RD: What was your experience growing up black in this neighborhood?
Smith: My school was 90 percent white, but 90 percent of the kids I played with were black. So I got the best of both worlds. I think that is where my comedy developed. In black neighborhoods, everybody appreciated comedy about real life. In the white community, fantasy was funnier. I started looking for the jokes that were equally hilarious across the board, for totally different reasons.
RD: Is it true that at one point you were planning to go to MIT?
Smith: My mother, who worked for the School Board of Philadelphia, had a friend who was the admissions officer at MIT. I had pretty high SAT scores and they needed black kids, so I probably could have gotten in. But I had no intention of going to college.
RD: Because you got a record deal?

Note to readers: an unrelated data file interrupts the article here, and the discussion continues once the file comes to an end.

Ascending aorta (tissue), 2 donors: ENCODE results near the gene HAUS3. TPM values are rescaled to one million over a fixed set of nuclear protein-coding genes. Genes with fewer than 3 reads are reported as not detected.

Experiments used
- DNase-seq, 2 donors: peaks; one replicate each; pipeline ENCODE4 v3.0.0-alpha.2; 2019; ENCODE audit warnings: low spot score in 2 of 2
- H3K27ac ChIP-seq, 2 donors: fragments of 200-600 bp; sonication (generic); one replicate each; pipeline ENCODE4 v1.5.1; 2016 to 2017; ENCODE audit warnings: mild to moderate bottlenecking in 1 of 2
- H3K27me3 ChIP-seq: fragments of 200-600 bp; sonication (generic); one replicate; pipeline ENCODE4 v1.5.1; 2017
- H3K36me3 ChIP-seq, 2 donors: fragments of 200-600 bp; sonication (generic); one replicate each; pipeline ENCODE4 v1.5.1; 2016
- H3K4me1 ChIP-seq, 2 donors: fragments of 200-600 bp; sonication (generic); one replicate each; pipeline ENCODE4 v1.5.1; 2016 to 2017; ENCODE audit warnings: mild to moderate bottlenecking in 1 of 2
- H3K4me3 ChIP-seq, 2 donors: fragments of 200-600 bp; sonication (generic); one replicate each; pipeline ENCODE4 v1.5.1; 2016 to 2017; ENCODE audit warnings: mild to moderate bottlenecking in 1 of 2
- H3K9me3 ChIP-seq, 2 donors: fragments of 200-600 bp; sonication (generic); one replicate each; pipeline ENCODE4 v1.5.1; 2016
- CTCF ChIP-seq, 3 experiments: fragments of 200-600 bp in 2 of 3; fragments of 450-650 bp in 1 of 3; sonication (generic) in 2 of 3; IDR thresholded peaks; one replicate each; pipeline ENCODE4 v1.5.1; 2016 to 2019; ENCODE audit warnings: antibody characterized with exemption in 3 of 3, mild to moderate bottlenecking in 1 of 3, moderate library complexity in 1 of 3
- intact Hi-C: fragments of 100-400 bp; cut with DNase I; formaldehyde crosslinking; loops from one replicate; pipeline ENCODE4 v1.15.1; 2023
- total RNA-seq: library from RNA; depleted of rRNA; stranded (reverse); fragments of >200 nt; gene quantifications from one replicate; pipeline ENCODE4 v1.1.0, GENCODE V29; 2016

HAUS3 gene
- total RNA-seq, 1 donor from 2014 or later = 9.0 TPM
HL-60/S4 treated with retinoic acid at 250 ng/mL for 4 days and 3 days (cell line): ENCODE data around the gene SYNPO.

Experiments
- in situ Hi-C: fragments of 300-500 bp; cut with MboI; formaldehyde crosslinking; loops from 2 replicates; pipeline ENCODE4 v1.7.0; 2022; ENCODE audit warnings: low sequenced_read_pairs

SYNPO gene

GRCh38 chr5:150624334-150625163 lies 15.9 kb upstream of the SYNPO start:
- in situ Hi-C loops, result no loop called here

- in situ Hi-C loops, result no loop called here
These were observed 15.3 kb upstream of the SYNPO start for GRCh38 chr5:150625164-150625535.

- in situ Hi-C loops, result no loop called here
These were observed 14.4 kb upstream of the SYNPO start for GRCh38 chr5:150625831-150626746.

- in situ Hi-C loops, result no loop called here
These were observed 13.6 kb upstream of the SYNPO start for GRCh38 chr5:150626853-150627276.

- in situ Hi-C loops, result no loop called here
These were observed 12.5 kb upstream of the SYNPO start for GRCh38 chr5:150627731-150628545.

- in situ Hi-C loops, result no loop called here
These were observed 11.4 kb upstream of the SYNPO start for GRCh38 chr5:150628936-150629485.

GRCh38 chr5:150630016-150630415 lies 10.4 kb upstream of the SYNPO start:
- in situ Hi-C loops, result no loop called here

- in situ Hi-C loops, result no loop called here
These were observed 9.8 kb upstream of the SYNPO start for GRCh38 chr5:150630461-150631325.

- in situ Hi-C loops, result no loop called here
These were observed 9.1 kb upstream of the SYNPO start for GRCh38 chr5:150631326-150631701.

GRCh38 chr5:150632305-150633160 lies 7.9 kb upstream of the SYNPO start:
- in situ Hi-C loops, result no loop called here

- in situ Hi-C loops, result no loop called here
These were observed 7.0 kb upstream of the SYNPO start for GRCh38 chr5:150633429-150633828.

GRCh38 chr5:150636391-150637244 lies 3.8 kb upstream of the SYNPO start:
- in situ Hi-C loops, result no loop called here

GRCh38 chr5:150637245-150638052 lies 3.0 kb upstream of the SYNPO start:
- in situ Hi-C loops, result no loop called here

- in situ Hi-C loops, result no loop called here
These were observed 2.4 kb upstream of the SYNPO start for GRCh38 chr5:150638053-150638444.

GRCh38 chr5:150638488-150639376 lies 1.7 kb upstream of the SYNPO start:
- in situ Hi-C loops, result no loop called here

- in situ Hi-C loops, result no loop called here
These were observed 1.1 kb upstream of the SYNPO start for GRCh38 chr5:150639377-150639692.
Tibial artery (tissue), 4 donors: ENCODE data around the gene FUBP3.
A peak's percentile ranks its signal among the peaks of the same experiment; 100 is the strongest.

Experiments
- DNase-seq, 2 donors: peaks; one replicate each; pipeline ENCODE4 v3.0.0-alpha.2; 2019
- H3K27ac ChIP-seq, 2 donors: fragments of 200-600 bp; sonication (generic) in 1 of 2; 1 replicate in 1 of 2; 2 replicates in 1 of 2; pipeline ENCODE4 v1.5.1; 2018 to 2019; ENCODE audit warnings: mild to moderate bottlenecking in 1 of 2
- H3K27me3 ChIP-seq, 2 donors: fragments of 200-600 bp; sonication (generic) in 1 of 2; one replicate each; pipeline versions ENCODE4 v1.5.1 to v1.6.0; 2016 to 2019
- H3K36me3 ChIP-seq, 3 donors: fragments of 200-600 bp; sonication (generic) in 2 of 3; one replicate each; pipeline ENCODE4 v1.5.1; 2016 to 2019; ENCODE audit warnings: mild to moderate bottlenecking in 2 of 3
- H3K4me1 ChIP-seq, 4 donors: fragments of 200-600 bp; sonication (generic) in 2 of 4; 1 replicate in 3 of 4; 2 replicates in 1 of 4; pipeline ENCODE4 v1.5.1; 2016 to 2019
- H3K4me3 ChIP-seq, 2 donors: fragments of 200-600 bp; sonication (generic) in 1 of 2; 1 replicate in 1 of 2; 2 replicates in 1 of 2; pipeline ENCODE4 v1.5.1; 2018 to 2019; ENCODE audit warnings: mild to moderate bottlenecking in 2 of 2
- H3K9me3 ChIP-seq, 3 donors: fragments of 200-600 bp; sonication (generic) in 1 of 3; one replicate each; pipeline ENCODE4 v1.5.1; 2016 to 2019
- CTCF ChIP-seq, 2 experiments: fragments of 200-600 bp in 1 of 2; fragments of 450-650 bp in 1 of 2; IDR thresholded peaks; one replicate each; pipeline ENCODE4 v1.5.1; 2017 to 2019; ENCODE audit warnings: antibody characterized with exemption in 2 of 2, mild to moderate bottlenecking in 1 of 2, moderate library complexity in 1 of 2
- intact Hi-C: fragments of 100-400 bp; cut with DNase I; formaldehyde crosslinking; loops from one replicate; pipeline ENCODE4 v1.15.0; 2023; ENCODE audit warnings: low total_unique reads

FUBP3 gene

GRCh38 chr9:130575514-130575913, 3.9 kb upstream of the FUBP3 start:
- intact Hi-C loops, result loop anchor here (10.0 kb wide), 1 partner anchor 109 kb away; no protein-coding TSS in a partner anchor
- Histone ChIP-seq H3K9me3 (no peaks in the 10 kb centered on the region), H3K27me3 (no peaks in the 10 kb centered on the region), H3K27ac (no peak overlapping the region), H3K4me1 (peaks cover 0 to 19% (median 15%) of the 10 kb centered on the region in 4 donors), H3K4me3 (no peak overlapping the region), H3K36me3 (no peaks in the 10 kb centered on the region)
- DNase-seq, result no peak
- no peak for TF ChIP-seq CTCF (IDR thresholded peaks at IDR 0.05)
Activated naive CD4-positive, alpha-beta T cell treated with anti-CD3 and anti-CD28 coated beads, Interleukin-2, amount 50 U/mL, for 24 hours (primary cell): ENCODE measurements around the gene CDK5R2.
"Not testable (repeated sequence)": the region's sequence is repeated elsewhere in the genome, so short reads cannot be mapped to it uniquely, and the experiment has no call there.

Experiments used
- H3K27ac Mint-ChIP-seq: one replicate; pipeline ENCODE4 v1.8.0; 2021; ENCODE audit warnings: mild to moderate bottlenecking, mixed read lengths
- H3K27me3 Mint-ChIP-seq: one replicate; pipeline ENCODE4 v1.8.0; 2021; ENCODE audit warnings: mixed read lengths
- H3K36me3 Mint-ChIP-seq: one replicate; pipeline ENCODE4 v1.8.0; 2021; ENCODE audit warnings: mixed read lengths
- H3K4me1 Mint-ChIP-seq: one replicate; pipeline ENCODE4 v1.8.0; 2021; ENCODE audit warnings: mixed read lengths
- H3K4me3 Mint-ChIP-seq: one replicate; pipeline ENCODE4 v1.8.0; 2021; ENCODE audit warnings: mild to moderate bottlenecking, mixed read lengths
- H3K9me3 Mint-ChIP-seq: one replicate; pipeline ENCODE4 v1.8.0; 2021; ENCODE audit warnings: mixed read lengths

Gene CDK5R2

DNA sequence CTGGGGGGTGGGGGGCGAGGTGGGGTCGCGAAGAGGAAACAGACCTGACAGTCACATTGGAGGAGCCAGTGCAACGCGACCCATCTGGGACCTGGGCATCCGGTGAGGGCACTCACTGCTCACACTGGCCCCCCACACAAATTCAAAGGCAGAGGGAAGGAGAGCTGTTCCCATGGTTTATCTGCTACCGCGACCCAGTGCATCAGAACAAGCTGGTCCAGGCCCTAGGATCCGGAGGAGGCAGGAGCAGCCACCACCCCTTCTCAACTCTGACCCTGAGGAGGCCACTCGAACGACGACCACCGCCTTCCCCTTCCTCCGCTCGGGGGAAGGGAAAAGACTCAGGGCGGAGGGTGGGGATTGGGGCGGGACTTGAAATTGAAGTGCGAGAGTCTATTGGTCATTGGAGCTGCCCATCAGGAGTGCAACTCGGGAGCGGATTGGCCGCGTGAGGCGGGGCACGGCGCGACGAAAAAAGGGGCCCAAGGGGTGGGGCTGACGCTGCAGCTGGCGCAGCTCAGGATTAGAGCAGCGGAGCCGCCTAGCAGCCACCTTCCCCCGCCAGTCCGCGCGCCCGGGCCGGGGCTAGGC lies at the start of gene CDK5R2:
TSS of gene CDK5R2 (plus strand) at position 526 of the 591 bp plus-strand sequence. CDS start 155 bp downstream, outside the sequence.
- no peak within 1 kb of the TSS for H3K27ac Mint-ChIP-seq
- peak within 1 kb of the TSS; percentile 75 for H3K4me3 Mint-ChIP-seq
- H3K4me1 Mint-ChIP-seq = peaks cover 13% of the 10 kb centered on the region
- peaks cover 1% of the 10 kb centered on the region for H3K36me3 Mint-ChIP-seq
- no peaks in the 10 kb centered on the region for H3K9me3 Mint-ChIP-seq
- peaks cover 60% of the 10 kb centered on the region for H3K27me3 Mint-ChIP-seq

Smith: My first record came out while I was a senior in high school, which is dangerous. Life is too good.
No College, No Problem
RD: So you said, “Mom, gotta tell ya…”
Smith:I told my parents I wanted to rap. They said, “Rap?” My mother graduated from Carnegie Mellon. She thought college was the only way. My father could kind of see doing something differently. We agreed that I would take a year making music, and if it did not work out, I would go to college. That year we won the first Grammy given to a rap artist.
RD: How did your mom react?
Smith: She backed up a little bit. I sent her one of those 300E Mercedes, and she was cool.
RD: Have you ever thought about going back to college?
Smith: The things that have been most valuable to me I did not learn in school. Traditional education is based on facts and figures and passing tests — not on a comprehension of the material and its application to your life. Jada and I homeschool our children, because the date of the Boston Tea Party does not matter.
RD: But there are some basics in education that need to be taught.
Smith: Of course there are. Reading, writing and arithmetic, because those are the languages of our country.
RD: When you say you homeschool, do you mean you actually teach them?
Smith: No, we have hired teachers who teach what we feel is important. For example, Plato’s Republic — kids need to know that. Why is that not taught in first grade?
RD: You think kids in elementary school should read Plato’s Republic?